UPDATE: Hurricane Warnings Issued as Arthur Strengthens
Lynchburg, VA - What started as a weak area of low pressure off the Florida coast over the weekend has developed into a strong tropical storm that will bring serious impacts to parts of the Carolina coastline and Outer Banks Thursday into Friday.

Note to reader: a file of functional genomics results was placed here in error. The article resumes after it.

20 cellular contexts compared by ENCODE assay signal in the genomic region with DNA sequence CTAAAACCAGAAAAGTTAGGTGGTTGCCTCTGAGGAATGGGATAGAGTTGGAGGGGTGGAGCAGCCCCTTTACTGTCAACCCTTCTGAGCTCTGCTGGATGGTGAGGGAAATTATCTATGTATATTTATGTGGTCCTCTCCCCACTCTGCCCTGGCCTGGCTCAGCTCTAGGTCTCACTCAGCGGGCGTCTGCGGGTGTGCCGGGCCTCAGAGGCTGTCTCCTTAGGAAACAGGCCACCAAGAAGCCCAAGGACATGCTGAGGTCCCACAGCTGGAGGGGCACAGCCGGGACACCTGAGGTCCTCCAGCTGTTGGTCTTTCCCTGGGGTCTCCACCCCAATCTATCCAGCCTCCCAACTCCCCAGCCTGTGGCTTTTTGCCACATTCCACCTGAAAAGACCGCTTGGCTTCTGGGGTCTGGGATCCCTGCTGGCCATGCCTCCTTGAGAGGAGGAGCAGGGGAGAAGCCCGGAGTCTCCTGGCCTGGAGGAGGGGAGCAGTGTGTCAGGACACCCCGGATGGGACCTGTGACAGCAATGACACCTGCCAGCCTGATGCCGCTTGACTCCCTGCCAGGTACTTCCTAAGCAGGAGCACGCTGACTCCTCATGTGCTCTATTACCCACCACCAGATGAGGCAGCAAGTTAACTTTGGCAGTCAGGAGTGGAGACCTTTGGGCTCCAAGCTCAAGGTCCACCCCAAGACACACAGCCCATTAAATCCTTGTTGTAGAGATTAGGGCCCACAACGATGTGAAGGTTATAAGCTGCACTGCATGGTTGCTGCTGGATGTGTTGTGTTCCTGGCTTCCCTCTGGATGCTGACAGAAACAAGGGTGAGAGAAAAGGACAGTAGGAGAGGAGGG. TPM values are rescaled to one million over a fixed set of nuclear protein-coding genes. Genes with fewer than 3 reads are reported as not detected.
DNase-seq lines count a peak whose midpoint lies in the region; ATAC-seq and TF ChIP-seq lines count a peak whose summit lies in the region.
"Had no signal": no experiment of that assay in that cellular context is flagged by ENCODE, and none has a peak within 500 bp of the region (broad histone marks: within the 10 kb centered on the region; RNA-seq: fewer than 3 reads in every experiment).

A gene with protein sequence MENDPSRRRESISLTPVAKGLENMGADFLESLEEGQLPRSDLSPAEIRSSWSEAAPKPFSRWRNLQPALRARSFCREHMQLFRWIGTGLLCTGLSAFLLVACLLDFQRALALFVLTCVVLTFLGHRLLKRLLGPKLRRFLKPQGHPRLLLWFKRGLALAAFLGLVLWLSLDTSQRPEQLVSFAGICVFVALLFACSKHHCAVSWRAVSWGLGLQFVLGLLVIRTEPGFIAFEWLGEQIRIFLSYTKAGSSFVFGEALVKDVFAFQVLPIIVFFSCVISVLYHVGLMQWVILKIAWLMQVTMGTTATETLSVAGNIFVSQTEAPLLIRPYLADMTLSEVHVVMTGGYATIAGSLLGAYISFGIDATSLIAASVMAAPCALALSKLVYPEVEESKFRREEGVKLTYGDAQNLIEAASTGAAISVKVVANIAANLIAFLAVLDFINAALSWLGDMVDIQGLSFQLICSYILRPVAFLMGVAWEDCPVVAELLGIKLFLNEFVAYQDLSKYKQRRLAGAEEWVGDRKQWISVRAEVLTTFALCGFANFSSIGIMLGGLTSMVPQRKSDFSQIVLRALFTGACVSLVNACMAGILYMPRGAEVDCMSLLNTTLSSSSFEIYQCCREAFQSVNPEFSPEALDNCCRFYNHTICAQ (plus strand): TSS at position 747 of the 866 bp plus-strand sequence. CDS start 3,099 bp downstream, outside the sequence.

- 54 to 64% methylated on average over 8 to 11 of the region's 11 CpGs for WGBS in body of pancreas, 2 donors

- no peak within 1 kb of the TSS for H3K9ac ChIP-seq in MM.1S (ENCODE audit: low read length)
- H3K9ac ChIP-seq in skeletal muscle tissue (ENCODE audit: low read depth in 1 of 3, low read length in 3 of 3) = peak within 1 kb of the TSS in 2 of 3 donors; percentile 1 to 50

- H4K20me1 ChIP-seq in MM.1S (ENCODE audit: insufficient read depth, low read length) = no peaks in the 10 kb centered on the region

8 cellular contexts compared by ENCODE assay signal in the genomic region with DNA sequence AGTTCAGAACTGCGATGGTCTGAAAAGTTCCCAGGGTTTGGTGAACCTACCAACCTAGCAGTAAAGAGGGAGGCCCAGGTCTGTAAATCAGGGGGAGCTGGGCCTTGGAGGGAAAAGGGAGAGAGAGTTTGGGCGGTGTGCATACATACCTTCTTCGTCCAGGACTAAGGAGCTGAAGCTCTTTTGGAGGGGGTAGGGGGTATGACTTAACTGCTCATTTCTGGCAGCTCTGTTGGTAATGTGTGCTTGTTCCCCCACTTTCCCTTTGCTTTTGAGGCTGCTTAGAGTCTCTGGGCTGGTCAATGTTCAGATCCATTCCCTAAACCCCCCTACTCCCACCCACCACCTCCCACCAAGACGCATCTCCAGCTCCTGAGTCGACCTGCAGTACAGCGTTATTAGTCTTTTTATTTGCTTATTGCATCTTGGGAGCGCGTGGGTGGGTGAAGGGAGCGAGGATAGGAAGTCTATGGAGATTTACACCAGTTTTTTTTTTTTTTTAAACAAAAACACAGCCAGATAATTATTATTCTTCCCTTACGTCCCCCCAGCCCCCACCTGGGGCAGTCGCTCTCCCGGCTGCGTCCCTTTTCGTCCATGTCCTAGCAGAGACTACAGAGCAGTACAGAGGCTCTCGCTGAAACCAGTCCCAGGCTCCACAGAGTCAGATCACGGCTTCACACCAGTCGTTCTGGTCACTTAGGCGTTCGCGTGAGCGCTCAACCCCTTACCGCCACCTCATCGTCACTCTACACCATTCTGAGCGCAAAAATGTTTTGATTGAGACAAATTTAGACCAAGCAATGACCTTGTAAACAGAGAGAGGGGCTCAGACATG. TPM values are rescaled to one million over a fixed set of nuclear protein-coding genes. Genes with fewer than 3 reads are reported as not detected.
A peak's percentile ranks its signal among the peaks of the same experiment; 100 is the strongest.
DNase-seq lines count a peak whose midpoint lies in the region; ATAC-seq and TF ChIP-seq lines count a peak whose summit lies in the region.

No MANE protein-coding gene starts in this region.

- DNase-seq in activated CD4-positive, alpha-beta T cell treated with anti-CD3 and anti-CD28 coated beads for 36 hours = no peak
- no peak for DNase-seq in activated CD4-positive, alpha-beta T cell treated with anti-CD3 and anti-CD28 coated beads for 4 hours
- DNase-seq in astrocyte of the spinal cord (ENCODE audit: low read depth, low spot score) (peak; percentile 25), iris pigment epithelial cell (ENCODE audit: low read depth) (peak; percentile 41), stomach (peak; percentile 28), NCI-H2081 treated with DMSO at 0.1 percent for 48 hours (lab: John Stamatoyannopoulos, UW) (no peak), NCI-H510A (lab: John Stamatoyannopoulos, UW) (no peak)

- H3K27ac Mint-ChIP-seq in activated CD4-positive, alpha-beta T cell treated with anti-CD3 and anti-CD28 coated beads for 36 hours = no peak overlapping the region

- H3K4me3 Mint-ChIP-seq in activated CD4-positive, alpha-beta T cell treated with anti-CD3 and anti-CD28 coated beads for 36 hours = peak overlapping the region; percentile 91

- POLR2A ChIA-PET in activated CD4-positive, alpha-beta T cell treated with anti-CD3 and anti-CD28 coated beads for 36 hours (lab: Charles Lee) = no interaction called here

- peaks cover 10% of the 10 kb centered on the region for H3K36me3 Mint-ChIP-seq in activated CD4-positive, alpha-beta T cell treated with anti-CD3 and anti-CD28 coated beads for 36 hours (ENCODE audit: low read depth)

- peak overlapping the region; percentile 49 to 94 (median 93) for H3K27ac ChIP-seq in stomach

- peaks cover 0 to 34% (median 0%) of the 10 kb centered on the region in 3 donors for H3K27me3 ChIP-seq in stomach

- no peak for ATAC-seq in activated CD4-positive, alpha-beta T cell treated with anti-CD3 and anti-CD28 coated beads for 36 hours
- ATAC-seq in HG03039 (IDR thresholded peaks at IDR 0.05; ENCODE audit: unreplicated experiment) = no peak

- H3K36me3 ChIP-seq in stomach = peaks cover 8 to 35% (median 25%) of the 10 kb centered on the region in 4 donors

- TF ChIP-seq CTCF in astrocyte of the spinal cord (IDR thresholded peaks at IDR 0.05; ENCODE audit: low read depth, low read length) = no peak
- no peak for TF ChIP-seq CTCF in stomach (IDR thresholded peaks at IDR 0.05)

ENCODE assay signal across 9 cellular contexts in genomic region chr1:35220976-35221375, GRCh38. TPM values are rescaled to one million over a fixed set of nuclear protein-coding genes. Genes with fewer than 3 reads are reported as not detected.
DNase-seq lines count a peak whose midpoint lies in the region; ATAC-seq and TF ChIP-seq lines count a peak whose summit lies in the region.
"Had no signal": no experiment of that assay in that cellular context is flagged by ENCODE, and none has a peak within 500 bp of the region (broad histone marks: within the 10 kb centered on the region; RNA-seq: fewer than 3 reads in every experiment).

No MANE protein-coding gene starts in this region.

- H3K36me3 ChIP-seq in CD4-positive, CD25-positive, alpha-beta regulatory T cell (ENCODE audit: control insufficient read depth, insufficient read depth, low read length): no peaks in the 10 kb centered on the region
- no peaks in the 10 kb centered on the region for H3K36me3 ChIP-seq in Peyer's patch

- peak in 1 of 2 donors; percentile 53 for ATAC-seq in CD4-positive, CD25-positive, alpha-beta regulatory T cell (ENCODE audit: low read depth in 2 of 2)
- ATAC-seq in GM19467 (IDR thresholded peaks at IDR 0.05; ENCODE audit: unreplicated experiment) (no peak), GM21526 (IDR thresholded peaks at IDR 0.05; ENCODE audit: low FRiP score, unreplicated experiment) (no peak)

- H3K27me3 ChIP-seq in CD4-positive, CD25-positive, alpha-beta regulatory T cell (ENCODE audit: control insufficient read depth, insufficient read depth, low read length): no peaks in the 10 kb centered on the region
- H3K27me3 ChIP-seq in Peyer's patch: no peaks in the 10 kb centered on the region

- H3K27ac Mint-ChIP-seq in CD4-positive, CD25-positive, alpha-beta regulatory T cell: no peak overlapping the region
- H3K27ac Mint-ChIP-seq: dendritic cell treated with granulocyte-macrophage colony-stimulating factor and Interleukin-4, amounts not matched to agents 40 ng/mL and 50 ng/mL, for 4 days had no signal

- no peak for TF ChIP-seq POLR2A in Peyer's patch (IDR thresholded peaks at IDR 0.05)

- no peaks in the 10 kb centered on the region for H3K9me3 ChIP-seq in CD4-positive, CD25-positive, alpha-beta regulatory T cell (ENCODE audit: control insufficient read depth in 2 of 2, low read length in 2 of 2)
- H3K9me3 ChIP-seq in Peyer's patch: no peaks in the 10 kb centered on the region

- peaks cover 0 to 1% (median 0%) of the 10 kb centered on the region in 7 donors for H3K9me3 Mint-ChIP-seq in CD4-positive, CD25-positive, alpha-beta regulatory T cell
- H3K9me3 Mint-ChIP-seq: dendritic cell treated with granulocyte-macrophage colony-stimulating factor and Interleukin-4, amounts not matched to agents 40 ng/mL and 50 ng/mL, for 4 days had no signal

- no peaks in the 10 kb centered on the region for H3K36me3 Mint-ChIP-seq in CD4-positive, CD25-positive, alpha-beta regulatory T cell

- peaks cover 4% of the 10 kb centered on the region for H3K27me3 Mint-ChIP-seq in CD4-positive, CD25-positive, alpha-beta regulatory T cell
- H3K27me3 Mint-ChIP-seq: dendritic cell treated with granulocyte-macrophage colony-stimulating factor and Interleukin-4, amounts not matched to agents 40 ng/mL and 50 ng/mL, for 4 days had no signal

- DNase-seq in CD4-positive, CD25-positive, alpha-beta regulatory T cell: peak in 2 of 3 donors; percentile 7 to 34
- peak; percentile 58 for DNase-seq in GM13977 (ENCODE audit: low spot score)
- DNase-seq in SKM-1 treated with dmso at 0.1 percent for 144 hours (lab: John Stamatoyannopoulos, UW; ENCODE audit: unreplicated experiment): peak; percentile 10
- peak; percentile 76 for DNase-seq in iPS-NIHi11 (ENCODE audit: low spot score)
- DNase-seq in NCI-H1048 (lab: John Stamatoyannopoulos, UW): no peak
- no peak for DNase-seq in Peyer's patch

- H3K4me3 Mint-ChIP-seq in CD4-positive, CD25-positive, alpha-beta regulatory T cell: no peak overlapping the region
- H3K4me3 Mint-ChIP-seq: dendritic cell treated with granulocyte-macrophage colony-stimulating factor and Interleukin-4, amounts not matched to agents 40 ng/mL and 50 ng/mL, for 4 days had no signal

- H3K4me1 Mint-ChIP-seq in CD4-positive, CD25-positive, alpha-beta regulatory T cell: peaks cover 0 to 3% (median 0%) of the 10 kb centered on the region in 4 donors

As of 5 p.m. Wednesday, Arthur was 220 miles south-southeast of Charleston, SC. The storm's sustained winds have increased to 70 mph. Aurthur has shown showing signs of strengthening throughout the day Wednesday. The National Hurricane Center predicts Arthur to become a hurricane Thursday afternoon, just grazing the Outer Banks of North Carolina late Thursday night. Winds are forecast to increase to around 85 mph Thursday with gusts to 100 mph near the storm's center. A Hurricane Warning is now in effect for the North Carolina coast, meaning that hurricane-force winds and conditions are expected within 24 hours.On its forecast track, Arthur's impacts will be limited to the immediate coast Thursday before turning to the north and east on Saturday. Our area will see showers and storms along an approaching cold front from the west. The front will work with the tropical air to produce heavy downpours but the direct impacts will stay along the coast. Vacationers from Myrtle Beach and north to the Outer Banks will see weather conditions go downhill quickly during the day on Thursday. "The impacts at Myrtle Beach will be moderate, with some 30 to 50 mph gusts Thursday and Thursday night, but the storm will clear quickly for midday Friday," said ABC 13 Chief Meteorologist Sean Sublette. "If driving down Friday morning, there should be no issues at all at the beach upon arrival." While Myrtle Beach will likely avoid a direct hit from Arthur, areas to the north and east will see more of an impact as the storm's center gets closer on Thursday night into early Friday. "Some [wind] gusts there 50-80 mph are expected during that time, with overwash and some minor structural damage," Sublette explained. "If I was planning to be anywhere between Kitty Hawk and Cape Hatteras, I would wait until Friday morning or even midday to leave, so I did not drive into the worst of the storm." Power outages are possible along the Outer Banks along with several inches of rain. High surf and rip currents will be a danger up and down the east coast from the storm Thursday into Friday. The same cold front over our area Thursday will act to accelerate Arthur to the northeast Friday into the weekend, with clearing just in time for the July 4 Holiday weekend. For a LIVE Weather Chat on the storm, click here. For the complete ABC 13 forecast, click here.